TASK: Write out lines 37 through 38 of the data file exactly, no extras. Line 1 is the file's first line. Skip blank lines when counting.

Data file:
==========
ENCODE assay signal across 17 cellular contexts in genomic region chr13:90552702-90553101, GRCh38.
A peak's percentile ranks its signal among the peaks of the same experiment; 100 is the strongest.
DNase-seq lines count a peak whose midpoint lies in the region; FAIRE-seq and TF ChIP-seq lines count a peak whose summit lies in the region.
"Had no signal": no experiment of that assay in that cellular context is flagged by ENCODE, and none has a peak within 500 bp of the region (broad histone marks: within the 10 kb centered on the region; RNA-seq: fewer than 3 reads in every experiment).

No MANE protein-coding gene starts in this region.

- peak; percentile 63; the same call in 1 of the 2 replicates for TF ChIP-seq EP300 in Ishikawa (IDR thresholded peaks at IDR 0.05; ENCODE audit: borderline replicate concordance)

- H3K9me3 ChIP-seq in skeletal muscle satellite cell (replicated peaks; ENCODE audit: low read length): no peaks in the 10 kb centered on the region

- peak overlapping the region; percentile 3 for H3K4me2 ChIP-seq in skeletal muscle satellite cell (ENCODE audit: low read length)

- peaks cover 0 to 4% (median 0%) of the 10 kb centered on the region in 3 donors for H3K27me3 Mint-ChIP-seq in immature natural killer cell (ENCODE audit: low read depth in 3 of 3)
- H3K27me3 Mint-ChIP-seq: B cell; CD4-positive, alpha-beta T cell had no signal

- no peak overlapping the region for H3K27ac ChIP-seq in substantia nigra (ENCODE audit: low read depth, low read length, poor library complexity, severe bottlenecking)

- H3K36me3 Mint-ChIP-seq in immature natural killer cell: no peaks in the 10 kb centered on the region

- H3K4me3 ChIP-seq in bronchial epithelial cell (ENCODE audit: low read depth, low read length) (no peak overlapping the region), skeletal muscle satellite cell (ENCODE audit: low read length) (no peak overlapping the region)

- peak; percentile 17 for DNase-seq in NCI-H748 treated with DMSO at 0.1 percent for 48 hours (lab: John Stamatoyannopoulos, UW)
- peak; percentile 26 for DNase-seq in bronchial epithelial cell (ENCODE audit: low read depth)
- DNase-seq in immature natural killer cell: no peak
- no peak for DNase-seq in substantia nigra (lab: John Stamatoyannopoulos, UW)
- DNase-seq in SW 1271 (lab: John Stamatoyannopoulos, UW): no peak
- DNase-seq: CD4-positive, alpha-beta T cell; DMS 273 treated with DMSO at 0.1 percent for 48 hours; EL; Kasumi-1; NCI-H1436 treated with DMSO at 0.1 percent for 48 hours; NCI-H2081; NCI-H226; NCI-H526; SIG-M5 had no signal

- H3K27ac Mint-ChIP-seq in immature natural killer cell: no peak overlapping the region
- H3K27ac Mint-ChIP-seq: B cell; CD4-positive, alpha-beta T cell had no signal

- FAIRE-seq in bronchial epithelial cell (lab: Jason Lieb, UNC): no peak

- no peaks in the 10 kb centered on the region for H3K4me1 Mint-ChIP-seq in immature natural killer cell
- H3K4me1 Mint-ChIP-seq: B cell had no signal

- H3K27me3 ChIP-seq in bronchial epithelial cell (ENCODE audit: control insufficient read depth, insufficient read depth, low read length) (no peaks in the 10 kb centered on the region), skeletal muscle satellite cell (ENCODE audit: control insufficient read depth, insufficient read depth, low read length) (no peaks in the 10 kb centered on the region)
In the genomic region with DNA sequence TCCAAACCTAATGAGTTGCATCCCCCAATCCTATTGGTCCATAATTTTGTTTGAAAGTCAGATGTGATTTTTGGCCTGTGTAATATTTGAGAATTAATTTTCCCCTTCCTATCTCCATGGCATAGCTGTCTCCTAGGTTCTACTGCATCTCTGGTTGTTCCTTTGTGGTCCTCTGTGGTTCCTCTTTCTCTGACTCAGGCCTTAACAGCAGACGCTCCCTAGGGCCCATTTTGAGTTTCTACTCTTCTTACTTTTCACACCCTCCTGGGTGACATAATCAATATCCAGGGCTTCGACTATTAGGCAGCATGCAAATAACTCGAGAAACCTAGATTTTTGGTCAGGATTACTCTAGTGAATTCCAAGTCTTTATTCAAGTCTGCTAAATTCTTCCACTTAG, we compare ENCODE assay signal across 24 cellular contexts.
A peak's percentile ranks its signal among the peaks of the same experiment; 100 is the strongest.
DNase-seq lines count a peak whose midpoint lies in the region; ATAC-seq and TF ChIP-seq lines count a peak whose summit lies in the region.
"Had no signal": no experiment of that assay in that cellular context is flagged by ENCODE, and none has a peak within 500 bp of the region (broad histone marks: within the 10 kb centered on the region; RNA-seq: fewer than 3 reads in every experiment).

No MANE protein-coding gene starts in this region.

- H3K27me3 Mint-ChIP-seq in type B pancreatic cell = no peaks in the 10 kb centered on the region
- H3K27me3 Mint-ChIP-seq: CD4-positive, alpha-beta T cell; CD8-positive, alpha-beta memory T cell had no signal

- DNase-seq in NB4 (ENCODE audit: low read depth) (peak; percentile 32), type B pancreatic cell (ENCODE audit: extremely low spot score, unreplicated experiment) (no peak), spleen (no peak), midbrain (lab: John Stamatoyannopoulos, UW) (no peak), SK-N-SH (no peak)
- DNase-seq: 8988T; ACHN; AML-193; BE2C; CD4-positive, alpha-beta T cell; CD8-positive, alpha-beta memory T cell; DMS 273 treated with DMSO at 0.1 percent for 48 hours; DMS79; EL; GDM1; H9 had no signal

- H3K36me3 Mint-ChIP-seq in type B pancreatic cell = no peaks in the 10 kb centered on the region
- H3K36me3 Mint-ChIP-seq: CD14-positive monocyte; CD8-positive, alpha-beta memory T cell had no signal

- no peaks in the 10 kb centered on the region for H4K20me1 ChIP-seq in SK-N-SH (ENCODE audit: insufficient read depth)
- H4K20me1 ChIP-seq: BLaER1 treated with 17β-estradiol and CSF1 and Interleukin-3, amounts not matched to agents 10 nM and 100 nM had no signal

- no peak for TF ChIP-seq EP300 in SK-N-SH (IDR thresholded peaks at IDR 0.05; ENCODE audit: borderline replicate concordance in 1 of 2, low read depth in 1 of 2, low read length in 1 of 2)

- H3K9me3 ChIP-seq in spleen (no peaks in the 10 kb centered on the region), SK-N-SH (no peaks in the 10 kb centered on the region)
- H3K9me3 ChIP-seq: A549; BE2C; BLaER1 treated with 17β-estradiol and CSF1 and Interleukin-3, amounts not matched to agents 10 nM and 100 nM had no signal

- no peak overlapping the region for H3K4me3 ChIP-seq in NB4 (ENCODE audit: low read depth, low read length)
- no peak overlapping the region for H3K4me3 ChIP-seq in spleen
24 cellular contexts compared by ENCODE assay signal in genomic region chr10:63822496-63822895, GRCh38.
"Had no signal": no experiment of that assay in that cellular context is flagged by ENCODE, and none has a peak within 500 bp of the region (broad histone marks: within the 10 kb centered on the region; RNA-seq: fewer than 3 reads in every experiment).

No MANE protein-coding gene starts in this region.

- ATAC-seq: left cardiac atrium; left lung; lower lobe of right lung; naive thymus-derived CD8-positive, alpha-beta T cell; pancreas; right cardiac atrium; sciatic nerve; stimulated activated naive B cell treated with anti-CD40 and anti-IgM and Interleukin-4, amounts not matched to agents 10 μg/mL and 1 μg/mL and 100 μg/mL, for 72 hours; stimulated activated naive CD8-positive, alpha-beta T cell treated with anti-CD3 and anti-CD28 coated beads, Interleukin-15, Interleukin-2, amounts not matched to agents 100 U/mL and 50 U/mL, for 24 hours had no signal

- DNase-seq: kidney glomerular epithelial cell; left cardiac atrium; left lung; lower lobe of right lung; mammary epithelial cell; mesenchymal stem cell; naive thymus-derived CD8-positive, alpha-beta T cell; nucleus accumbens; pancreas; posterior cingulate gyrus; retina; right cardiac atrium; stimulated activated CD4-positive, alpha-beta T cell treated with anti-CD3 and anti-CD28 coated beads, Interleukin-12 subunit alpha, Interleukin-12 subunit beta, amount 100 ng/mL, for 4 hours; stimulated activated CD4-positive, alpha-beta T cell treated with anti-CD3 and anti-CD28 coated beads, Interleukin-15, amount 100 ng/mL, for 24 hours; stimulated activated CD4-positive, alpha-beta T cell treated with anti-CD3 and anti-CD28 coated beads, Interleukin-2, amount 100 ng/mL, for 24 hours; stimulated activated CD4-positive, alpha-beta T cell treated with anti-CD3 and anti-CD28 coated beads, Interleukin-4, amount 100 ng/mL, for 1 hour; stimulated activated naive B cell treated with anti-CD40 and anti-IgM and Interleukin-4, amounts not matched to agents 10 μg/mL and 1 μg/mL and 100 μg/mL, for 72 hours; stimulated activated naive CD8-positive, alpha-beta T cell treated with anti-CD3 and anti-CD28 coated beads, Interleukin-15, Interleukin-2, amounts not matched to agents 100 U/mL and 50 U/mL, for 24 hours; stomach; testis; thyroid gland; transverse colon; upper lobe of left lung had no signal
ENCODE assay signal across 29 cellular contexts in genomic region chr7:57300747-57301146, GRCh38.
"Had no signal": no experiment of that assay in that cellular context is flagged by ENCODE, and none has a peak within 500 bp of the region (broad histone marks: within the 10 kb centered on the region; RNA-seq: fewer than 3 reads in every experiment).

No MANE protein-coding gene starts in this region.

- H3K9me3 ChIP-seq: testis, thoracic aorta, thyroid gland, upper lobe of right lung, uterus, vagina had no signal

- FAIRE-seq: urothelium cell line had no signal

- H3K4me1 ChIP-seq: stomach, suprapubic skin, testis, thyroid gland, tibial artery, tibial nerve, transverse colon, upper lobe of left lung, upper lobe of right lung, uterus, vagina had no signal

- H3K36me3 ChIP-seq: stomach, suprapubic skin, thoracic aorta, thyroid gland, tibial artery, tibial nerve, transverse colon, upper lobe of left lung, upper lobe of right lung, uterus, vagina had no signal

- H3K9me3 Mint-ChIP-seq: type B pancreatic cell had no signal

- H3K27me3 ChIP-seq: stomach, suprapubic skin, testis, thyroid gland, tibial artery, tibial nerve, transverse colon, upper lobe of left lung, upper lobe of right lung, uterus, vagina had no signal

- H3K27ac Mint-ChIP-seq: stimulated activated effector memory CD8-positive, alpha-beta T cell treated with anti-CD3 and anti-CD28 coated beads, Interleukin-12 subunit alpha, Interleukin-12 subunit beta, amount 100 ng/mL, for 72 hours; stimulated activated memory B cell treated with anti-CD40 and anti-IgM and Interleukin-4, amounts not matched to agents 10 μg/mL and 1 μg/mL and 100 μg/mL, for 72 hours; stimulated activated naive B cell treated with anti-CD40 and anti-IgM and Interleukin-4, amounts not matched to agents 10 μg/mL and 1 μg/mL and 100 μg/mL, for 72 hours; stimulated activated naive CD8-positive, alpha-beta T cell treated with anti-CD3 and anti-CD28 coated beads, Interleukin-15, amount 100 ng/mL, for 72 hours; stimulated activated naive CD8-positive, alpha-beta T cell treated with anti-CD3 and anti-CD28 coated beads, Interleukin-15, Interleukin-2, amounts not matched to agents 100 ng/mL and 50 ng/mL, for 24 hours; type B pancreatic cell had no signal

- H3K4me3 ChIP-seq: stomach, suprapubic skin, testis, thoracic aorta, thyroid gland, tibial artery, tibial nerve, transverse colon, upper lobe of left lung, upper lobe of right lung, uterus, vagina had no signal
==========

- no peaks in the 10 kb centered on the region for H4K20me1 ChIP-seq in SK-N-SH (ENCODE audit: insufficient read depth)
- H4K20me1 ChIP-seq: BLaER1 treated with 17β-estradiol and CSF1 and Interleukin-3, amounts not matched to agents 10 nM and 100 nM had no signal